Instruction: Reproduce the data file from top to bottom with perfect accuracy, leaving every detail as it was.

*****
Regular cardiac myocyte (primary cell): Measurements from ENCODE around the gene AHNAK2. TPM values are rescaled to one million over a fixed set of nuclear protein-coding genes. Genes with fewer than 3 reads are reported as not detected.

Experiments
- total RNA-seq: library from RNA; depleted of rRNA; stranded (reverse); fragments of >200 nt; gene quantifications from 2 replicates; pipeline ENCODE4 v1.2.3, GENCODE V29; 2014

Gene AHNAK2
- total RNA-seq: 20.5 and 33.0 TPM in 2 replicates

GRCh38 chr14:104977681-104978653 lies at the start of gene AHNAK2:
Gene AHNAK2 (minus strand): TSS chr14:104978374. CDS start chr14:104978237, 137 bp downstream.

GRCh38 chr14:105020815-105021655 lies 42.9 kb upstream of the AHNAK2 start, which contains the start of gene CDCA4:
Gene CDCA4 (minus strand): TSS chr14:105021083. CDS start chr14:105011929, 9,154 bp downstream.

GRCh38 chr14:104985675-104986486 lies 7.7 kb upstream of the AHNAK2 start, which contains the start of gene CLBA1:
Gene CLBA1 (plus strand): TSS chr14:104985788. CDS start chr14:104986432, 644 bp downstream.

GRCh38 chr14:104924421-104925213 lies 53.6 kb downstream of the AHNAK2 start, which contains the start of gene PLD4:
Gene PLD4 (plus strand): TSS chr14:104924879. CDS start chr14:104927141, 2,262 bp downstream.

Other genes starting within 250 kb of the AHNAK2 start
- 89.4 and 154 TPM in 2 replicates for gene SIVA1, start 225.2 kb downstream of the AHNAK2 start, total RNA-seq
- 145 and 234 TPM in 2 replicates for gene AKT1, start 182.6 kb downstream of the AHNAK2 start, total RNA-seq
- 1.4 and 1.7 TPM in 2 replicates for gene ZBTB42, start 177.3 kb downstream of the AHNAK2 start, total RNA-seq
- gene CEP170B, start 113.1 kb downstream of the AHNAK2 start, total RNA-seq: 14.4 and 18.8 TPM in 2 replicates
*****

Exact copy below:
Regular cardiac myocyte (primary cell): Measurements from ENCODE around the gene AHNAK2. TPM values are rescaled to one million over a fixed set of nuclear protein-coding genes. Genes with fewer than 3 reads are reported as not detected.

Experiments
- total RNA-seq: library from RNA; depleted of rRNA; stranded (reverse); fragments of >200 nt; gene quantifications from 2 replicates; pipeline ENCODE4 v1.2.3, GENCODE V29; 2014

Gene AHNAK2
- total RNA-seq: 20.5 and 33.0 TPM in 2 replicates

GRCh38 chr14:104977681-104978653 lies at the start of gene AHNAK2:
Gene AHNAK2 (minus strand): TSS chr14:104978374. CDS start chr14:104978237, 137 bp downstream.

GRCh38 chr14:105020815-105021655 lies 42.9 kb upstream of the AHNAK2 start, which contains the start of gene CDCA4:
Gene CDCA4 (minus strand): TSS chr14:105021083. CDS start chr14:105011929, 9,154 bp downstream.

GRCh38 chr14:104985675-104986486 lies 7.7 kb upstream of the AHNAK2 start, which contains the start of gene CLBA1:
Gene CLBA1 (plus strand): TSS chr14:104985788. CDS start chr14:104986432, 644 bp downstream.

GRCh38 chr14:104924421-104925213 lies 53.6 kb downstream of the AHNAK2 start, which contains the start of gene PLD4:
Gene PLD4 (plus strand): TSS chr14:104924879. CDS start chr14:104927141, 2,262 bp downstream.

Other genes starting within 250 kb of the AHNAK2 start
- 89.4 and 154 TPM in 2 replicates for gene SIVA1, start 225.2 kb downstream of the AHNAK2 start, total RNA-seq
- 145 and 234 TPM in 2 replicates for gene AKT1, start 182.6 kb downstream of the AHNAK2 start, total RNA-seq
- 1.4 and 1.7 TPM in 2 replicates for gene ZBTB42, start 177.3 kb downstream of the AHNAK2 start, total RNA-seq
- gene CEP170B, start 113.1 kb downstream of the AHNAK2 start, total RNA-seq: 14.4 and 18.8 TPM in 2 replicates